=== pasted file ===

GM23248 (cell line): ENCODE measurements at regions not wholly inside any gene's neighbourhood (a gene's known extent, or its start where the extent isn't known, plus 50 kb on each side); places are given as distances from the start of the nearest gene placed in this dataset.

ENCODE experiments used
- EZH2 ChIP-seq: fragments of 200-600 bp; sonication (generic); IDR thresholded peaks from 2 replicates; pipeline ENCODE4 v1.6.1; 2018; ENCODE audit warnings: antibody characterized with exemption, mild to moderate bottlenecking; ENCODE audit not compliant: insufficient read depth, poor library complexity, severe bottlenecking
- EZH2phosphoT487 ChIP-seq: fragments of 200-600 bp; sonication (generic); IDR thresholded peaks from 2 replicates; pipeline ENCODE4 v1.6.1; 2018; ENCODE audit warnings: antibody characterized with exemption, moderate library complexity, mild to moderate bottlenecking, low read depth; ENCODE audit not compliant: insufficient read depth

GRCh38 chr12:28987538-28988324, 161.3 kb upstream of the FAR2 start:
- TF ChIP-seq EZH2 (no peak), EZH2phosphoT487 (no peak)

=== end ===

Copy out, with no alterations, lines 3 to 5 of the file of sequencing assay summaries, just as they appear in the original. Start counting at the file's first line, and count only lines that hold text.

- EZH2 ChIP-seq: fragments of 200-600 bp; sonication (generic); IDR thresholded peaks from 2 replicates; pipeline ENCODE4 v1.6.1; 2018; ENCODE audit warnings: antibody characterized with exemption, mild to moderate bottlenecking; ENCODE audit not compliant: insufficient read depth, poor library complexity, severe bottlenecking
- EZH2phosphoT487 ChIP-seq: fragments of 200-600 bp; sonication (generic); IDR thresholded peaks from 2 replicates; pipeline ENCODE4 v1.6.1; 2018; ENCODE audit warnings: antibody characterized with exemption, moderate library complexity, mild to moderate bottlenecking, low read depth; ENCODE audit not compliant: insufficient read depth

GRCh38 chr12:28987538-28988324, 161.3 kb upstream of the FAR2 start: